“Midwives are advocates for women during their pregnancy and labour”

Sunday 5 May is the International Day of the Midwife, a day to celebrate midwives all over the world and the vital work they do. Louise Frost, screening lead and matron for fetal medicine and the antenatal clinic at St Mary’s Hospital, discusses why she became a midwife and how the Trust’s midwifery team support women to make informed choices during their care.

Making a difference

I decided to become a midwife because I wanted to make a difference and ensure women and their families have the best possible experience at one of the most important times of their lives. 

I qualified as a midwife in 2004 and went on to work in a range of different areas of midwifery: on labour wards, in antenatal clinics and in the community, then finally as a screening midwife and co-ordinator – responsible for overseeing the screening of all pregnant women and babies.

I began my current role at the Trust in August 2018. I oversee the antenatal and newborn screening pathways and lead the fetal medicine and immunisation midwife teams. 

Midwives: advocates for women

The word midwife means ‘with woman’. We are here to be advocates for women during their pregnancy and labour, which means we have a responsibility to make sure they have all the information they need to make informed choices about their care. We then support them with these choices, providing information during face-to-face appointments, and in booklets and leaflets they can take home with them. We also have the mum and baby app, which allows women in North West London to design their own personalised care plan based on information about local maternity services.

I find it really rewarding to be in a position to enable women to make these informed choices. A woman who decides to come to the Trust for her maternity care will have a choice about where she plans to have her baby; whether in a labour ward, a birth centre, or at home. We provide advice to help her make this choice and may recommend different locations depending on her suitability, in all cases we provide individualised, woman-centred care. 

It’s also satisfying to know that in my role I’m ensuring women are being seen throughout their pregnancy by our team as and when they need it. We provide the 12-week and 20-week scans and screening for inherited conditions such as sickle cell and thalassaemia, so we can offer women a referral to our fetal medicine team if any of these screening outcomes indicate a need for a specialist assessment. 

Improving maternity care 

What led me to my current role was that I wanted to be able to get out into the wider maternity service to improve women’s and babies’ outcomes. It’s been great to work together on improvements with the Trust’s whole maternity services team; not just the midwives, support workers and phlebotomists, but also the obstetric team and other multidisciplinary team members that come into our clinics. 

One of the ways we’re improving care at the moment is by creating several continuity of care teams of midwives for certain groups of women, such as those having multiple births. We’re doing this as early adopters of NHS England’s Better Births programme. Providing better continuity of care has been shown to lead to better outcomes for women and their babies, so it’s been great to hear that women receiving care from these teams of midwives have so far been really positive about their experiences.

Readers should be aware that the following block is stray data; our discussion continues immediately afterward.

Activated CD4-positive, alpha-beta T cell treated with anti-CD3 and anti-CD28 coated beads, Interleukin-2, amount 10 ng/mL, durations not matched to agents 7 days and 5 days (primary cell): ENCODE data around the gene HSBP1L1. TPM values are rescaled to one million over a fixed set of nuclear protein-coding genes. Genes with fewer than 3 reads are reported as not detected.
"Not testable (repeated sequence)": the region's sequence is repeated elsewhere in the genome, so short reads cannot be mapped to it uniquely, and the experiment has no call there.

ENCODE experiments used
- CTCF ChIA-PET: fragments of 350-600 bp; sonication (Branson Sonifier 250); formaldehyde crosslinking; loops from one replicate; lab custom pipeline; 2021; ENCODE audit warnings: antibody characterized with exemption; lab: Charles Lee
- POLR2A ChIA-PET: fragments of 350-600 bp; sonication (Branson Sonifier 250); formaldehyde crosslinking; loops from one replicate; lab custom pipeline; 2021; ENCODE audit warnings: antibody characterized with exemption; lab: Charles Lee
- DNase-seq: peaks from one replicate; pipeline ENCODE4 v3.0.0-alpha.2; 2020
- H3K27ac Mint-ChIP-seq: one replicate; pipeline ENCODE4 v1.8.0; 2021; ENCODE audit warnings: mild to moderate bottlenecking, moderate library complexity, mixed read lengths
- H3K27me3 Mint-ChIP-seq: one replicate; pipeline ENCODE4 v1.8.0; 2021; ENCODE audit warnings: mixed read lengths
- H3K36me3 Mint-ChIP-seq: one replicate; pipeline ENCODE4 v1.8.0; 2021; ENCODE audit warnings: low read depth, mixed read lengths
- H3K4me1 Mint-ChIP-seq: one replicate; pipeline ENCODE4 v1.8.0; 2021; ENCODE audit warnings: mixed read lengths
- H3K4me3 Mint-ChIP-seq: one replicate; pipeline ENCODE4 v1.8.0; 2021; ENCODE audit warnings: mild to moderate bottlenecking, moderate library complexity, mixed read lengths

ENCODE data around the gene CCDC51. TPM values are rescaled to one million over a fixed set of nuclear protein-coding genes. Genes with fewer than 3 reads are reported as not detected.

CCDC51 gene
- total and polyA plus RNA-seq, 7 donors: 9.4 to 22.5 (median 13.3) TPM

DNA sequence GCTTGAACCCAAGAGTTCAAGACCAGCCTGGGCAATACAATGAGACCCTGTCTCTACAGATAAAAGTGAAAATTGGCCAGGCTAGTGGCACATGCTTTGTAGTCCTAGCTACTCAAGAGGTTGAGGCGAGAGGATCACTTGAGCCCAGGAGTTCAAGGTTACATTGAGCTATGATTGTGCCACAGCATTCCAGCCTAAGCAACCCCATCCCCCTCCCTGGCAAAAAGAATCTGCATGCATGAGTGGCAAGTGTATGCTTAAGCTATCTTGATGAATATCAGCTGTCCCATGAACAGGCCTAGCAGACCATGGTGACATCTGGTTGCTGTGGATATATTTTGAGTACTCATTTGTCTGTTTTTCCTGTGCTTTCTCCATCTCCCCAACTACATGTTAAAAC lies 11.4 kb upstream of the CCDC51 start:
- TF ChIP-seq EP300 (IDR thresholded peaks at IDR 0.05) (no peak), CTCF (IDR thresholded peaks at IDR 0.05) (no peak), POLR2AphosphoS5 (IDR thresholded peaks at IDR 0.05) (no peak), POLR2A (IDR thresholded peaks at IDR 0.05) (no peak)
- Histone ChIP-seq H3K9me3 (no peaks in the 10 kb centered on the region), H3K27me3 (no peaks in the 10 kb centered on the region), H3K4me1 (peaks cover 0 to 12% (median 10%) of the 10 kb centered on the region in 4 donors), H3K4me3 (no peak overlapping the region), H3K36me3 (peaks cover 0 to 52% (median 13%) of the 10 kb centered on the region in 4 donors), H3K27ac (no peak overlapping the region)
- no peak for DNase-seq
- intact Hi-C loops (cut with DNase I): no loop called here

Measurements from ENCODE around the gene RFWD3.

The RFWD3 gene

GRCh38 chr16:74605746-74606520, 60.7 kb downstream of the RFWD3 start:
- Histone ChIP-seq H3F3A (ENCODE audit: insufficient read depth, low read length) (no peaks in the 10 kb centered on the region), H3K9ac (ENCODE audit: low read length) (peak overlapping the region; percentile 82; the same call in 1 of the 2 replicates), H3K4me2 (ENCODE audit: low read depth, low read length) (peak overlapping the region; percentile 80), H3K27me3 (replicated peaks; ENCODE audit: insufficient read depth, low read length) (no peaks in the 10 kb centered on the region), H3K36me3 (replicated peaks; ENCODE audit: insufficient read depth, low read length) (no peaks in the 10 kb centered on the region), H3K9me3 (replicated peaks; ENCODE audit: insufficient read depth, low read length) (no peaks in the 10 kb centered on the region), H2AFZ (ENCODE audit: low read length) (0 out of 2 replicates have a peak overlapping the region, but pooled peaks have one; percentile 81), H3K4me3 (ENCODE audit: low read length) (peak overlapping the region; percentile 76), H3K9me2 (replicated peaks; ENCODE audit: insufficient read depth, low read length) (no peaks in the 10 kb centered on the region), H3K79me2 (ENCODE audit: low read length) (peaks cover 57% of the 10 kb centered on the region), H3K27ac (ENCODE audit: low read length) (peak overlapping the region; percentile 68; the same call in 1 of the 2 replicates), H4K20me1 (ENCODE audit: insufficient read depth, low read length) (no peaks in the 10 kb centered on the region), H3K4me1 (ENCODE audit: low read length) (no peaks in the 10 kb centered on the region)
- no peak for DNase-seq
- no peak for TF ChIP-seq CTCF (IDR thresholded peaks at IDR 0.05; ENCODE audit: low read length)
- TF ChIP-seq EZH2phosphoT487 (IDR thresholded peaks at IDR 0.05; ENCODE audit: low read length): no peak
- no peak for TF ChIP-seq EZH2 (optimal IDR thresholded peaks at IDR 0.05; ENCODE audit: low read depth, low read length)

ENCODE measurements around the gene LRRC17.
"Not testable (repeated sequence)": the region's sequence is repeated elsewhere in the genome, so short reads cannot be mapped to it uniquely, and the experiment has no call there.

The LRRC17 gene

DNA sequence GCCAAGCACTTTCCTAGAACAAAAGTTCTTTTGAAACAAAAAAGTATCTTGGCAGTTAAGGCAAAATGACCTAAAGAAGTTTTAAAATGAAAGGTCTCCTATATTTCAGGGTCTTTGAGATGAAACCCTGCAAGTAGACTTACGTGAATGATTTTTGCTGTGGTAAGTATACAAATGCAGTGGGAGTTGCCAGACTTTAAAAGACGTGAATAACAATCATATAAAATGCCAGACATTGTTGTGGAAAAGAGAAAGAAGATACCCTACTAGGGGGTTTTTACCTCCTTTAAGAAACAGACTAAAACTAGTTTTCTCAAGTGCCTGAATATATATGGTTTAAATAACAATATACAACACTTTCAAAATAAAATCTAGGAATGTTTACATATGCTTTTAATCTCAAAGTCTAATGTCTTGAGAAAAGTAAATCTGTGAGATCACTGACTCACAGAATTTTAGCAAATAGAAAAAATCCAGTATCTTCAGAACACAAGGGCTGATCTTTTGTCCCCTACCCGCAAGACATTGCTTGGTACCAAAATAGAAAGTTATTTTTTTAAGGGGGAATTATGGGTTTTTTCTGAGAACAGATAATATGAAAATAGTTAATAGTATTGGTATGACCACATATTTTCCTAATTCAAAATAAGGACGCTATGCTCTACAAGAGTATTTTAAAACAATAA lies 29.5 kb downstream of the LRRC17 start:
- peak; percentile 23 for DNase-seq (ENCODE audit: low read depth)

We’ve also been implementing the Saving Babies’ Lives care bundle – a set of measures to reduce perinatal mortality. We have acted on the recommendations made in the bundle, for example raising awareness about fetal movement so women know when to contact a healthcare professional, and supporting women to reduce smoking in pregnancy.

I am also aiming to develop specialist parent education classes for women having multiple births, and also for women with diabetes. We already provide specialist care for women with diabetes in pregnancy, and we want to reflect this in the midwifery care so that women with diabetes in pregnancy have continuity of care throughout their pregnancy, but also in the postnatal period. This way we hope to normalise their pregnancy for them, while ensuring they’re offered specialist care when they need it. 

Careers in midwifery

Midwifery is a profession that continues to develop and is ever changing, so there are a lot of opportunities to develop your career. 

My advice for anyone looking to pursue a career in midwifery would be to spend some time with some midwives. Try and understand the current situation in midwifery and what the priorities are nationally in terms of what we’re trying to achieve and where we expect midwifery to go. You should also think about the reasons you would like to be a midwife. We have a good team to support student midwives here, so if you are on a placement at Queen Charlotte’s or St Mary’s, have a think about how we at the Trust could support your training. 

I recently attended the Royal College of Midwives conference in London. It was an opportunity to come together and reflect with other midwives and celebrate our profession. We are in a unique position as midwives to enable women and their babies to have the best birth experience possible, by ensuring they are fully informed at each stage of their care, supporting their choices and ensuring safe outcomes. 

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Read more about how midwives at our Trust are improving maternity care for women and babies in North West London.

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